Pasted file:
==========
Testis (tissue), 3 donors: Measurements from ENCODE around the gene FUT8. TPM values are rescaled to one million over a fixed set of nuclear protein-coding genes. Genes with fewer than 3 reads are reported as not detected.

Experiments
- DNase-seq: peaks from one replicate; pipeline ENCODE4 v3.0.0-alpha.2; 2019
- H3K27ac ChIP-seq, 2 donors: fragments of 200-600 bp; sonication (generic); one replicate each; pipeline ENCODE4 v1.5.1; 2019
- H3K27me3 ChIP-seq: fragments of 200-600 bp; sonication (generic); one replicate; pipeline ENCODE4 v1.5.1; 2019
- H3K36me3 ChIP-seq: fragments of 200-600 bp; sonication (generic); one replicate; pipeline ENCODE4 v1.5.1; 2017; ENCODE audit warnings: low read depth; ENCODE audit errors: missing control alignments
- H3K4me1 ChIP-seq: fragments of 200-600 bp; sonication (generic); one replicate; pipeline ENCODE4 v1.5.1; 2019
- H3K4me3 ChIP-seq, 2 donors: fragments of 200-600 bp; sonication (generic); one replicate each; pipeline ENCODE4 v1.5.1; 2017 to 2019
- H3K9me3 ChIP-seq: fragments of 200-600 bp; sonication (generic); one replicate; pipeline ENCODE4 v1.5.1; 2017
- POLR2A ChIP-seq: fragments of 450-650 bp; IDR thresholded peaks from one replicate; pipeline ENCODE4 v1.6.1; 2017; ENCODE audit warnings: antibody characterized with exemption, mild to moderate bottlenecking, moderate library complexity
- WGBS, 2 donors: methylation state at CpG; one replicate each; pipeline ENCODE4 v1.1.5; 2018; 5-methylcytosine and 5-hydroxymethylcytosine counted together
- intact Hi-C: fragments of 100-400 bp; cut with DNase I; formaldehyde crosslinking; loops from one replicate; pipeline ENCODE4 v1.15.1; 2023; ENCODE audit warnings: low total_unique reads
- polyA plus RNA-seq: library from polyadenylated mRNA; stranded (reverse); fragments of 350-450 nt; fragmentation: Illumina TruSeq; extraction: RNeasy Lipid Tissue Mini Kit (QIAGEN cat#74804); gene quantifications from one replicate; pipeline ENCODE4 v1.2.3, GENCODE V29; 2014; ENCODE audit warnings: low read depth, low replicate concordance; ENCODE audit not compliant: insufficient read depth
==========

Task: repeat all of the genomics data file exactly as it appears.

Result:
Testis (tissue), 3 donors: Measurements from ENCODE around the gene FUT8. TPM values are rescaled to one million over a fixed set of nuclear protein-coding genes. Genes with fewer than 3 reads are reported as not detected.

Experiments
- DNase-seq: peaks from one replicate; pipeline ENCODE4 v3.0.0-alpha.2; 2019
- H3K27ac ChIP-seq, 2 donors: fragments of 200-600 bp; sonication (generic); one replicate each; pipeline ENCODE4 v1.5.1; 2019
- H3K27me3 ChIP-seq: fragments of 200-600 bp; sonication (generic); one replicate; pipeline ENCODE4 v1.5.1; 2019
- H3K36me3 ChIP-seq: fragments of 200-600 bp; sonication (generic); one replicate; pipeline ENCODE4 v1.5.1; 2017; ENCODE audit warnings: low read depth; ENCODE audit errors: missing control alignments
- H3K4me1 ChIP-seq: fragments of 200-600 bp; sonication (generic); one replicate; pipeline ENCODE4 v1.5.1; 2019
- H3K4me3 ChIP-seq, 2 donors: fragments of 200-600 bp; sonication (generic); one replicate each; pipeline ENCODE4 v1.5.1; 2017 to 2019
- H3K9me3 ChIP-seq: fragments of 200-600 bp; sonication (generic); one replicate; pipeline ENCODE4 v1.5.1; 2017
- POLR2A ChIP-seq: fragments of 450-650 bp; IDR thresholded peaks from one replicate; pipeline ENCODE4 v1.6.1; 2017; ENCODE audit warnings: antibody characterized with exemption, mild to moderate bottlenecking, moderate library complexity
- WGBS, 2 donors: methylation state at CpG; one replicate each; pipeline ENCODE4 v1.1.5; 2018; 5-methylcytosine and 5-hydroxymethylcytosine counted together
- intact Hi-C: fragments of 100-400 bp; cut with DNase I; formaldehyde crosslinking; loops from one replicate; pipeline ENCODE4 v1.15.1; 2023; ENCODE audit warnings: low total_unique reads
- polyA plus RNA-seq: library from polyadenylated mRNA; stranded (reverse); fragments of 350-450 nt; fragmentation: Illumina TruSeq; extraction: RNeasy Lipid Tissue Mini Kit (QIAGEN cat#74804); gene quantifications from one replicate; pipeline ENCODE4 v1.2.3, GENCODE V29; 2014; ENCODE audit warnings: low read depth, low replicate concordance; ENCODE audit not compliant: insufficient read depth